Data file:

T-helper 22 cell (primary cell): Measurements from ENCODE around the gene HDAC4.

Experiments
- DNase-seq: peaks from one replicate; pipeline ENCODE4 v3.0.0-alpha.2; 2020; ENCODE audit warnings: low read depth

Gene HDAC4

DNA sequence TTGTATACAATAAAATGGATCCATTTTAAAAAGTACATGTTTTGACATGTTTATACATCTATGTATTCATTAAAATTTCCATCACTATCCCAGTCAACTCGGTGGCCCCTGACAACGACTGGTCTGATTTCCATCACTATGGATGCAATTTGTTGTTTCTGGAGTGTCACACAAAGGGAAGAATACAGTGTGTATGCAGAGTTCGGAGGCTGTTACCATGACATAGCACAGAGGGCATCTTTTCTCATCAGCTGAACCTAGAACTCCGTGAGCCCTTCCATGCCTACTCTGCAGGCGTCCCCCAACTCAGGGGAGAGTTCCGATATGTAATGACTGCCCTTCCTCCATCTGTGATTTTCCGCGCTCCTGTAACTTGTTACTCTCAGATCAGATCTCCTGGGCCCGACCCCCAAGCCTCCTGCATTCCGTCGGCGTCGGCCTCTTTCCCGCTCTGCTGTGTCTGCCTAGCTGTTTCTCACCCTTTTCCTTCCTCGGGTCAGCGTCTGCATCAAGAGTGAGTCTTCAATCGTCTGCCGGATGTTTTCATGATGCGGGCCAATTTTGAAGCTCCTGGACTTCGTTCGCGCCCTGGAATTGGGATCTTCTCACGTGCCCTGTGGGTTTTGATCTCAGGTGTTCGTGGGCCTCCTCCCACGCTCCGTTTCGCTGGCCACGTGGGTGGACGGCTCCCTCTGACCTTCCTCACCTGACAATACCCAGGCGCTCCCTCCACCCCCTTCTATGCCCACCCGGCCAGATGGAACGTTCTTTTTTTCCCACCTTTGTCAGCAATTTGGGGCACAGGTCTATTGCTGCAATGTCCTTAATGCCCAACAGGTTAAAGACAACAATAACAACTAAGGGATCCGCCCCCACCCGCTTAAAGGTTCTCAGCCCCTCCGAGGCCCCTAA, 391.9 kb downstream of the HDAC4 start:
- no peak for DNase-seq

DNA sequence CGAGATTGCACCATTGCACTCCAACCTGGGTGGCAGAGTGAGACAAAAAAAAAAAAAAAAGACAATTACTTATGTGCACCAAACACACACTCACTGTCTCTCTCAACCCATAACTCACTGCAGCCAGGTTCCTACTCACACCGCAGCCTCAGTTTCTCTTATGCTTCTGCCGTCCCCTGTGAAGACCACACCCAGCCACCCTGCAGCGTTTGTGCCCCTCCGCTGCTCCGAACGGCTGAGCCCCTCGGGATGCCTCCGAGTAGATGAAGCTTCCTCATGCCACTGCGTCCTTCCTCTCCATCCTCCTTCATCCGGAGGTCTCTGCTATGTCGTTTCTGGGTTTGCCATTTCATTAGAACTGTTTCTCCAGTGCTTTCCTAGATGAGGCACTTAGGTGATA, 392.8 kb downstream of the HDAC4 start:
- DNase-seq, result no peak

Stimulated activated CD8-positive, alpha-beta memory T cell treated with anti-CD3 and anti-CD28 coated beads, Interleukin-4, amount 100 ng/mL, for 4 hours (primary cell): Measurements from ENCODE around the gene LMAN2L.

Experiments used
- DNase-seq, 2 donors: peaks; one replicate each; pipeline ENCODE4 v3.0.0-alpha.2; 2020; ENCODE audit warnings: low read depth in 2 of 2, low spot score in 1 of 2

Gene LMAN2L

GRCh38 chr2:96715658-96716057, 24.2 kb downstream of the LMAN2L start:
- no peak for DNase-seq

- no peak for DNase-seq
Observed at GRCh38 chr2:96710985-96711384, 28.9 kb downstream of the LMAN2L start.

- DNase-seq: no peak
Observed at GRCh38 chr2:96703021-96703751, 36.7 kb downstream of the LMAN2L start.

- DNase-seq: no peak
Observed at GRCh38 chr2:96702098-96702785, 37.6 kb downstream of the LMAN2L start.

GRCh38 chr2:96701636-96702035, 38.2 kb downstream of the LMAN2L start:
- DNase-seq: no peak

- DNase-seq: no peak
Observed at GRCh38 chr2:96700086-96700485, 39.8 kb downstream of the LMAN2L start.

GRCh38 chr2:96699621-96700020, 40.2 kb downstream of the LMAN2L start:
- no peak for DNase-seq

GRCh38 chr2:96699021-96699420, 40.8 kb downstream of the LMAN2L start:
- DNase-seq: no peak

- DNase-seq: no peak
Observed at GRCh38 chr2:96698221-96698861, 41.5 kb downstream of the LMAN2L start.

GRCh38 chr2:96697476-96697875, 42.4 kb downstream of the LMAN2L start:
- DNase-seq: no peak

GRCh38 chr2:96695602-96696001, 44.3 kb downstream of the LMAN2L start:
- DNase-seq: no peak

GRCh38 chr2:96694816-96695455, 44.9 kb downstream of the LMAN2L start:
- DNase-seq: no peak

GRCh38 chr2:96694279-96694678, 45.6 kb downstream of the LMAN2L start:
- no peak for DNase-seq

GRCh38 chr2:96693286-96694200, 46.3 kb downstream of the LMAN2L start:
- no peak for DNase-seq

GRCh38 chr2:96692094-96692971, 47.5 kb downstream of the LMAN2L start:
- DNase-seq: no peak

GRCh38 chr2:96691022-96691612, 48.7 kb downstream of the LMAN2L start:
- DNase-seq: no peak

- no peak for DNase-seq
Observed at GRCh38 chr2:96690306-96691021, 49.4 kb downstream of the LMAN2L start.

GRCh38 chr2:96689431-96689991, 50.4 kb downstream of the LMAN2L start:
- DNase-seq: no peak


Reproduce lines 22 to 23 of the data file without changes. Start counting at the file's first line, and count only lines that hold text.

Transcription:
- DNase-seq: no peak

- DNase-seq: no peak